JJ Wang, Sr. Vice President 

One Health is a concept that describes how the health of humans is closely linked to animals and environment. Due to the continuous change in many artificial and natural factors that affects the interactions between people, animal and environments, a tendency of increasing the opportunities of emerging diseases between animal and human beings has been observed. Therefore, one health solution for various issues is becoming more important to develop to prevent disease outbreak from interspecies transmission or to break the chain of disease transmission between humans and animals.   This approach, not new, but requires an effort of holistic and systematic collaboration and engagement by integrating multidisciplinary experts from academic, industry and government.

There are three “one health” issues that are related to agriculture and are becoming domestic and global challenges; antimicrobial resistance (AMR), emerging pathogens, and food safety. Each of them is connected to each other and requires a committed strategy and intensive teamwork. It has been well known that more than half of infectious diseases identified in humans are zoonotic, meaning that they originate from animals such as salmonellosis, rabies, West Nile virus, plague, emerging coronaviruses, avian flu, which makes a One Health approach critically important.  In recent years, agricultural industries have been engaging in One Health policy. However, solving these complicated issues via research and workshop training frequently without the passionate participation of modern animal agriculture industries leads to a likely unsuccessful outcome. In Animal production industry, their production scale is expanding as the demands on the meats is increasing. It is becoming more challenging and important on how to come up with a tactic to win animal agriculture’s commitment into One Health solution for successful health problem-solving. With the enthusiastic involvement of animal agricultural industry, One Health’s approach to control these aforementioned concerns would be advancing to a likely successful route.

Current biotechnology development may contribute some solutions to be part of one health scope. For example, multiple feed additives have been developed to be able to modify the condition of gut, such as probiotics, prebiotics, and enzymes. Probiotics, also known as Direct Fed Microbials (DFMs) are bacteria known to be beneficial to the body that are supplemented orally to the animal. Probiotic supplements modulate the overall population of beneficial gut bacteria by competitive exclusion and/or inhibition by producing antimicrobial peptides promoting a healthy balance in the GI tract. Certain probiotics also produce energy and improve immune response. DFMs moderate the animal’s immune system and protect against intestinal and environmental pathogens. On the other hand, prebiotics are compounds such as short chain xylooligosaccharides (XOS) that promotes the growth and/or activity of beneficial microorganisms in the gut. The combined effect of prebiotic and probiotic working synergistically is called the Synbiotic effect.  GH11 xylanases break down both soluble and insoluble xylans efficiently and creates the prebiotic effect by breaking the xylans into xylooligosaccharides which can be utilized by beneficial bacteria in the GI tract. The Probiotics such as Bacillus spp have many functions including promoting gut health by competitive exclusion, improving gut health through the production of beneficial metabolites via alterations in the gut microbiota, and stimulating the intestinal immune system by increasing the levels of cytokines and chemokines in the animal gut.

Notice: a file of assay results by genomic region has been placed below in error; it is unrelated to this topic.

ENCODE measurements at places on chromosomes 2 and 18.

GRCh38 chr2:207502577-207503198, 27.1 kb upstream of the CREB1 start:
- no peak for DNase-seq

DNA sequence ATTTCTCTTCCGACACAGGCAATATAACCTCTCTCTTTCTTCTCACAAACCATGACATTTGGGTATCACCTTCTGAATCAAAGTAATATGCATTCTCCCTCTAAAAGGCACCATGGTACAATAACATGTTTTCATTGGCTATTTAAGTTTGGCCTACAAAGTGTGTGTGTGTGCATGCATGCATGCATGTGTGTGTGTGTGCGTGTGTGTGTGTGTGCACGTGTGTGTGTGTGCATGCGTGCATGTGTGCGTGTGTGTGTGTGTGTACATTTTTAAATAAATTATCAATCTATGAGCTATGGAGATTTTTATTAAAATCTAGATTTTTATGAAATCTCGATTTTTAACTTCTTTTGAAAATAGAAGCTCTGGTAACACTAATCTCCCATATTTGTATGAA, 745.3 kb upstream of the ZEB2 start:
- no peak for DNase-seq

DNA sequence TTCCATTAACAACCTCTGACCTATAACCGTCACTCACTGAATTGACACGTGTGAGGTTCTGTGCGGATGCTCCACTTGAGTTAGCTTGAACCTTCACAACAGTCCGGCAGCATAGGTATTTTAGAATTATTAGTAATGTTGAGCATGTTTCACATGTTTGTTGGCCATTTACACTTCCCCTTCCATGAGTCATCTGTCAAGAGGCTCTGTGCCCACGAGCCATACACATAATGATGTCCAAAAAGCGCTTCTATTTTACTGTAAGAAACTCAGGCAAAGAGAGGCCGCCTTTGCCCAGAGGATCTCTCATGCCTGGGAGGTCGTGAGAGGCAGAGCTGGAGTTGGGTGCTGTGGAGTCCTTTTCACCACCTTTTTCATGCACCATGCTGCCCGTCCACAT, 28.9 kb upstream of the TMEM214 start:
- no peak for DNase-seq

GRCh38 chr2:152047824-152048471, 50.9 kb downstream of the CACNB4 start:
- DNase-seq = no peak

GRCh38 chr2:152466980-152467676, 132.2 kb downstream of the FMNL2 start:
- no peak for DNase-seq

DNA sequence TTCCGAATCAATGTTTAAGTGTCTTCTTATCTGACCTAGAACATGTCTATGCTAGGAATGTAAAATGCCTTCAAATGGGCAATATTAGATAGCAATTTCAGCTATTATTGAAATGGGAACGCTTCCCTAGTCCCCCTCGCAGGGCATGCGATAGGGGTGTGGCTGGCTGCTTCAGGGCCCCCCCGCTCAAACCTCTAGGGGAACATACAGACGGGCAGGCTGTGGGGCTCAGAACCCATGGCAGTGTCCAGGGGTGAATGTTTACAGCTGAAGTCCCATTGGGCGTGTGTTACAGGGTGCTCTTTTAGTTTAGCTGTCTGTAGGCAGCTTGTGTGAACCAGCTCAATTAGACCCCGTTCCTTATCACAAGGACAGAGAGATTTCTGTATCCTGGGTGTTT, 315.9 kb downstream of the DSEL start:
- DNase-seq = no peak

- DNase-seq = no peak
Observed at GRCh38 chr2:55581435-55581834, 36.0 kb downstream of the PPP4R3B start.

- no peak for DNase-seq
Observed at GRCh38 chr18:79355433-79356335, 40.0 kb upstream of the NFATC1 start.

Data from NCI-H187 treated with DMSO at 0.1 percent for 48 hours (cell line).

At BRI, we refer to the combined beneficial effect resulting from (1) Xylanase enzyme, (2) prebiotics produced by the action of the enzyme, and (3) the probiotics (or DFMs) to produce a healthy gut environment, supporting and promoting the survival and activity of beneficial gut microflora as the Zymbiotic effect, which play a role as a gut modulator. It shows a consistent reduction in intestinal pathogenic load, reducing disease risk and performance loss caused by detrimental pathogens such as E. coli, Salmonella, Eimeria, and Clostridium perfringens. Creating an optimal environment for gut microbiota, promoting better gastrointestinal fitness, and improving immune response ultimately help animals achieve greater performance and growth. By implementation of above-mentioned solutions, the antibiotics usage in animals can be significantly reduced as well as the pathogen load in the environment, therefore, eliminating the potential zoonosis risk.

Global food safety and security faces numerous challenges as the human population continues to grow. To accomplish a successful One Health, agriculture industries, researchers, government agencies, and consumers must commit and engage in food safety policies and sustainable food and animal production practices. In addition, sharing research data and using modern technology by combining multiple disciplinary sectors will be the challenges that are required to overcome. Zoonotic infections continue to create a health burden worldwide, and new disease can emerge in any country and spread globally, the regional and global adoption of the One Health solution is a key to reduce this ongoing potential outbreaks. A Successful outcome of one health will require the strategic planning and collaboration geographically and globally among professionals in human, animal health, and environmentalists.